Here are some themes you’ll see in autopsies for the (possibly temporary) death of Trumpcare:
—A lament that Republicans could not come up with a good bill in seven years of opposition to Obamacare.
—A heavy focus on the failures of leadership and tactics.
It’s true Republicans had seven years to come up with an alternative to the Affordable Care Act. The House of Representatives passed dozens of repeal bills when the safety net of President Obama’s veto made it meaningless, but once Republicans gained control of the White House and both houses of Congress – once it mattered – they couldn’t agree on a solution.
There was virtually no leadership from the White House on what a bill should look like. Trump’s campaign promise to “take care of everybody” disappeared faster than a snowball on the Senate floor. He made it clear he would have signed anything Congress sent to him; he was only interested in the political victory, not results.
That left it up to Congress to write the bill, and the result was predictably chaotic. Far-right Freedom Caucus Republicans fought with less conservative Republicans (let’s dispense with the notion that they’re moderates, please) over exactly how many millions of people should have their health care stripped from them. Horses were traded. American lives were little more than legislative chits. The House eked out a bill, and Trump celebrated on the White House lawn with the whitest group of people assembled since the Donny and Marie reunion tour.
Then it was up to the Senate, where the only solution Mitch McConnell could come up with to get the 50 votes he needed was no solution at all. The so-called “skinny repeal” bill would have destabilized health insurance markets while accomplishing exactly nothing.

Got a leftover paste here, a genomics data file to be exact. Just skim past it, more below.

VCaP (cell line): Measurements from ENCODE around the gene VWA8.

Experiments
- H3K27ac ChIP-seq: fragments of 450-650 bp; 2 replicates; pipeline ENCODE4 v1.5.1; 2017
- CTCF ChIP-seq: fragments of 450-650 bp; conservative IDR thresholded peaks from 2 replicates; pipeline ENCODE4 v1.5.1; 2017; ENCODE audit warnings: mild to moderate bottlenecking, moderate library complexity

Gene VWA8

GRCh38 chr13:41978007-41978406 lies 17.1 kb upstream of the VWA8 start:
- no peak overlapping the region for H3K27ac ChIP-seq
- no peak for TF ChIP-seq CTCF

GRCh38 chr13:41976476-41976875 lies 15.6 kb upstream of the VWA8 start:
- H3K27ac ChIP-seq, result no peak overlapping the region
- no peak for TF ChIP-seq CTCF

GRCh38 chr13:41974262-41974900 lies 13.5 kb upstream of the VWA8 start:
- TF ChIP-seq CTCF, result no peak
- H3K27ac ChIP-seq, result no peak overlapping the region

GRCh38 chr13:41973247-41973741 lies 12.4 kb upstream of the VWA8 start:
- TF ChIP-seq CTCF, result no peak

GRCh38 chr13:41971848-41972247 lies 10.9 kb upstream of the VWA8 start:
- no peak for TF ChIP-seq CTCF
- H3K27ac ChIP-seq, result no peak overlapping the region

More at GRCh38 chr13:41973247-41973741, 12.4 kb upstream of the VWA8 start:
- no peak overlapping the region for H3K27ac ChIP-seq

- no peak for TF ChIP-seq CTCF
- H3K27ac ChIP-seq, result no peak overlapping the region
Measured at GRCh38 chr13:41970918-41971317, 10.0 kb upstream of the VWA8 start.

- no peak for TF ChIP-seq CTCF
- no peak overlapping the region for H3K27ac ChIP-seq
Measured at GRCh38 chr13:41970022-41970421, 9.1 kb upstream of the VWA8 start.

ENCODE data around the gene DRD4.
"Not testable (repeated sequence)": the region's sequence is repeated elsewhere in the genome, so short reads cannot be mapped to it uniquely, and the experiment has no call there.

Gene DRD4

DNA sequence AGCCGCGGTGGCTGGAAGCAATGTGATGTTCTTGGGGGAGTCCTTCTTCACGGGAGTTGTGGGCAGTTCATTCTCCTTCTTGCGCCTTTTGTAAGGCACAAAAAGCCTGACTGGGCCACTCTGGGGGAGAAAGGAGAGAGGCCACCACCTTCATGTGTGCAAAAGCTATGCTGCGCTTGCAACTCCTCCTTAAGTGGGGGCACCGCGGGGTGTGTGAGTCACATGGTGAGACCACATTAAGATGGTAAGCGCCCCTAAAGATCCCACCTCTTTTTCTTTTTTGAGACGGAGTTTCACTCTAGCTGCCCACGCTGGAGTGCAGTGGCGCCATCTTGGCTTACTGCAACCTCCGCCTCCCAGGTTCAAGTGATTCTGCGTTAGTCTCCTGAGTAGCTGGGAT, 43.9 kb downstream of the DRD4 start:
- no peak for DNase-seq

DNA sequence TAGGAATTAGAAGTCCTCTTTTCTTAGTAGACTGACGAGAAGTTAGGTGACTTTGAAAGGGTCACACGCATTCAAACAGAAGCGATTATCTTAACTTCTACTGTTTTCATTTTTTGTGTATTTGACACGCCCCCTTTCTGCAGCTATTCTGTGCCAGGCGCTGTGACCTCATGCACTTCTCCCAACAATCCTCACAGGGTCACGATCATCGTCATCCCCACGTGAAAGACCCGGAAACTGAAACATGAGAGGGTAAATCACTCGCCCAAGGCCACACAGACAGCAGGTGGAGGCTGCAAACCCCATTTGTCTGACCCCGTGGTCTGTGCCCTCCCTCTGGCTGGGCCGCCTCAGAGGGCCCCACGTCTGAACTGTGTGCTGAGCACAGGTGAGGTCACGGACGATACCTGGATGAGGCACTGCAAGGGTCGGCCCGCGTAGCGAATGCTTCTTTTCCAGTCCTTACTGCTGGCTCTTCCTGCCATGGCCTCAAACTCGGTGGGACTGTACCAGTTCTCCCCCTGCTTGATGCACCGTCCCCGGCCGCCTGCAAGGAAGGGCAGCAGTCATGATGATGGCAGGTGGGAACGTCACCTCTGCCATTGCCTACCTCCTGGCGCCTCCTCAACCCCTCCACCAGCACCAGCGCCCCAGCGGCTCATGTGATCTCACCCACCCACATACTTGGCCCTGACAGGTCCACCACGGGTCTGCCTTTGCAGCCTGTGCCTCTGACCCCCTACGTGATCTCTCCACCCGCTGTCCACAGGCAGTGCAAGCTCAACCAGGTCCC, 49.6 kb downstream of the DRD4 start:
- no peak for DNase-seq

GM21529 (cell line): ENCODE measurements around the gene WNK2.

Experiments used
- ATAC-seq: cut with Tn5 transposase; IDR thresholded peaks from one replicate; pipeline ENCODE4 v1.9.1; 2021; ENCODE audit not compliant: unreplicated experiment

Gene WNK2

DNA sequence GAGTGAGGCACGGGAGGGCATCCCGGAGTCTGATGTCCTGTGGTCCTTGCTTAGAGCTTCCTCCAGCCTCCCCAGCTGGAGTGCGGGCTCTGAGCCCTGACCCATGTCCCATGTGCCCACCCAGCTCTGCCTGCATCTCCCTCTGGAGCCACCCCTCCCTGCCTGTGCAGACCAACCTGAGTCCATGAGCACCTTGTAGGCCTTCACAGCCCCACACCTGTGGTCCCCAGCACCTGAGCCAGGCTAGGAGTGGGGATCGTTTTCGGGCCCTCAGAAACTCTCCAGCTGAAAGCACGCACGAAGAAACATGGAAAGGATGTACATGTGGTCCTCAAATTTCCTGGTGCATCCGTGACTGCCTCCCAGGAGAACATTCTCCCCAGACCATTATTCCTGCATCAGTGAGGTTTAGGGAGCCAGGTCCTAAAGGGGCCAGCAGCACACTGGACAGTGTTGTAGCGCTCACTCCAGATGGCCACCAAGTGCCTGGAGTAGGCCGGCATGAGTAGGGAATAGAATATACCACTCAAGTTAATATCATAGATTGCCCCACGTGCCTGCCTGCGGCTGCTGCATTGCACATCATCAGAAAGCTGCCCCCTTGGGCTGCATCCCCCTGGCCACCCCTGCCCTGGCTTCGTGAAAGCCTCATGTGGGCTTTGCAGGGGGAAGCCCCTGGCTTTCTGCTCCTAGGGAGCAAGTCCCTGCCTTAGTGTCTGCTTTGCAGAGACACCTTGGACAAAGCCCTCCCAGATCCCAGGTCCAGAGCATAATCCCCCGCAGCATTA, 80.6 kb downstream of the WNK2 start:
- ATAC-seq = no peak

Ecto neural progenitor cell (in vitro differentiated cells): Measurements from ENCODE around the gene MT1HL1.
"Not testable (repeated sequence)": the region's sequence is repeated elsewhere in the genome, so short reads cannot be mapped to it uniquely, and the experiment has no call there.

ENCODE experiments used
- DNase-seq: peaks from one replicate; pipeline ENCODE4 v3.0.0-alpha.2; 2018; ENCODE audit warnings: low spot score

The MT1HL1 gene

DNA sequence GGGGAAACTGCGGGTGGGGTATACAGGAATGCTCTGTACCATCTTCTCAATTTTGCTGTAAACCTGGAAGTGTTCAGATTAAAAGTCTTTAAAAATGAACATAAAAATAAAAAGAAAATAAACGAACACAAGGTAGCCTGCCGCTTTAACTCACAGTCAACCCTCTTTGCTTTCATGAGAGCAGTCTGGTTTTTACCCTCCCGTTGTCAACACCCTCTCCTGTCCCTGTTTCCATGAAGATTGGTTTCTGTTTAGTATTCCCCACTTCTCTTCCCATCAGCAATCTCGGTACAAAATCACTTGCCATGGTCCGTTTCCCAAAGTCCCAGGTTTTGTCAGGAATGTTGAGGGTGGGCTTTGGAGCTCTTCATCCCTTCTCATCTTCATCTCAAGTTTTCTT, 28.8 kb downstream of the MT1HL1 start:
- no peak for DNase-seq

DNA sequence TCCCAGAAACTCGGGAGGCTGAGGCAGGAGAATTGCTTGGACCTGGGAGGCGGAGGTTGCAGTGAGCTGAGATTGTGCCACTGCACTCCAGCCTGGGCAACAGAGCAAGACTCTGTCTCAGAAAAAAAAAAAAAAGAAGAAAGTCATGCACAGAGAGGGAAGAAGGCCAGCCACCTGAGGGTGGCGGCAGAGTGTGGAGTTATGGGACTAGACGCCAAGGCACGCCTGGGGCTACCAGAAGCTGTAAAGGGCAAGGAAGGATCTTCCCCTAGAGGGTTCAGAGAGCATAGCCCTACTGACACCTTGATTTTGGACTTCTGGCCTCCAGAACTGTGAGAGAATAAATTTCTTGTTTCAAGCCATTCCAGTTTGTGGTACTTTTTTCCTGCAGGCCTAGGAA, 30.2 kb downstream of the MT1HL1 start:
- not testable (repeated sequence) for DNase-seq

Supposedly the plan was to go to a conference committee where House and Senate leaders would finally come up with a Republican health care plan that worked. But McConnell, Trump, Paul Ryan and the rest of the Republicans should be glad Democrats and three of their own killed that plan early Friday morning. They saved the GOP from itself.
There was no plan in that seven years, and there would have been no reasonable plan out of the conference committee, because a Republican health care bill is an oxymoron. The problem was never one of tactics, but always one of ideology.
Every bill Republicans put forth was measured in the millions of Americans who would lose their coverage. There was never a plan on the table that would have given Americans cheaper, better, simpler, more effective access to health care. It only subtracted, because subtraction is what the Republicans in Congress believe in.
They don’t believe access to health care is a basic human right. They don’t believe people should never go bankrupt because they get sick. They hide behind words like “freedom” and “personal responsibility,” but what’s freedom worth if you get cancer while making $30,000 a year? How can anyone who isn’t fabulously wealthy be expected to take personal responsibility for bills that could easily go into the hundreds of thousands, or even millions, of dollars?
Republican faith in the free market to solve all our problems doomed any attempt at writing a health care law. The free market doesn’t care if people get sick, go bankrupt and die if there’s no profit in it. The Affordable Care Act was a last-chance effort to preserve a market-based health care system, based largely on ideas that originated in conservative think tanks. Its failures – and there are some – are largely failures of too little regulation, not too much. The plan Republicans have been fiercely opposing because it has a Democratic president’s name attached to it is the closest thing they could ever get to a GOP health care plan.
Americans don’t want to be kicked off our health insurance. We don’t want it to become unaffordable, or to fail to cover our actual health care needs. But any plan that comes solely from the Republican Party will do exactly that. We know this because we just saw them try over and over again, and every result was the same: Less coverage, higher costs.
We should be moving in the opposite direction: toward a system that covers everyone cheaply and efficiently. Other countries have figured this out. It’s time we figure it out too.